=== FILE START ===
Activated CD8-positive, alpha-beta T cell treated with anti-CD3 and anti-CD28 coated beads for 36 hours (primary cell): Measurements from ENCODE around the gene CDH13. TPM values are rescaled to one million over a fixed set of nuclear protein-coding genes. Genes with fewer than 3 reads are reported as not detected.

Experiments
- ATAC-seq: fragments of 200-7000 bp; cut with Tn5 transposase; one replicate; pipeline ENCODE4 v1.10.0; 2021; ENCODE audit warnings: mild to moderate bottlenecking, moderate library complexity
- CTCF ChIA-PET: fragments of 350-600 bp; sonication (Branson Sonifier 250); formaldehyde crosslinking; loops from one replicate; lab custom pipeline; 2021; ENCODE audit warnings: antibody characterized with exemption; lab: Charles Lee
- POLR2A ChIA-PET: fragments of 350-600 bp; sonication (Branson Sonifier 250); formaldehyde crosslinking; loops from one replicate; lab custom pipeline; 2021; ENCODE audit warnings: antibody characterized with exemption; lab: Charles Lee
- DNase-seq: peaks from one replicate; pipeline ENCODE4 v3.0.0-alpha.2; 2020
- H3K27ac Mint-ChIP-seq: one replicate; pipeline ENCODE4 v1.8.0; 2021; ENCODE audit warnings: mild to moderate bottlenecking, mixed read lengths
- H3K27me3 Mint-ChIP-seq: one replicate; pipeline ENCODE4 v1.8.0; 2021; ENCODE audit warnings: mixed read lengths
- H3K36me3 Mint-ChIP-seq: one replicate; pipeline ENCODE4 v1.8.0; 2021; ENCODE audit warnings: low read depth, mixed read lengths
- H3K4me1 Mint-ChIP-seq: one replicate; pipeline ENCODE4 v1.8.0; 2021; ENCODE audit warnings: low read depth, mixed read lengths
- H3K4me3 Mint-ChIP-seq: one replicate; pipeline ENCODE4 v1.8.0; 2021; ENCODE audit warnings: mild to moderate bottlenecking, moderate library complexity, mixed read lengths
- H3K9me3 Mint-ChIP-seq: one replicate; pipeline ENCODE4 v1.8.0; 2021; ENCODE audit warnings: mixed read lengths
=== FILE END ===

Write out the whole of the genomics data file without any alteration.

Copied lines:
Activated CD8-positive, alpha-beta T cell treated with anti-CD3 and anti-CD28 coated beads for 36 hours (primary cell): Measurements from ENCODE around the gene CDH13. TPM values are rescaled to one million over a fixed set of nuclear protein-coding genes. Genes with fewer than 3 reads are reported as not detected.

Experiments
- ATAC-seq: fragments of 200-7000 bp; cut with Tn5 transposase; one replicate; pipeline ENCODE4 v1.10.0; 2021; ENCODE audit warnings: mild to moderate bottlenecking, moderate library complexity
- CTCF ChIA-PET: fragments of 350-600 bp; sonication (Branson Sonifier 250); formaldehyde crosslinking; loops from one replicate; lab custom pipeline; 2021; ENCODE audit warnings: antibody characterized with exemption; lab: Charles Lee
- POLR2A ChIA-PET: fragments of 350-600 bp; sonication (Branson Sonifier 250); formaldehyde crosslinking; loops from one replicate; lab custom pipeline; 2021; ENCODE audit warnings: antibody characterized with exemption; lab: Charles Lee
- DNase-seq: peaks from one replicate; pipeline ENCODE4 v3.0.0-alpha.2; 2020
- H3K27ac Mint-ChIP-seq: one replicate; pipeline ENCODE4 v1.8.0; 2021; ENCODE audit warnings: mild to moderate bottlenecking, mixed read lengths
- H3K27me3 Mint-ChIP-seq: one replicate; pipeline ENCODE4 v1.8.0; 2021; ENCODE audit warnings: mixed read lengths
- H3K36me3 Mint-ChIP-seq: one replicate; pipeline ENCODE4 v1.8.0; 2021; ENCODE audit warnings: low read depth, mixed read lengths
- H3K4me1 Mint-ChIP-seq: one replicate; pipeline ENCODE4 v1.8.0; 2021; ENCODE audit warnings: low read depth, mixed read lengths
- H3K4me3 Mint-ChIP-seq: one replicate; pipeline ENCODE4 v1.8.0; 2021; ENCODE audit warnings: mild to moderate bottlenecking, moderate library complexity, mixed read lengths
- H3K9me3 Mint-ChIP-seq: one replicate; pipeline ENCODE4 v1.8.0; 2021; ENCODE audit warnings: mixed read lengths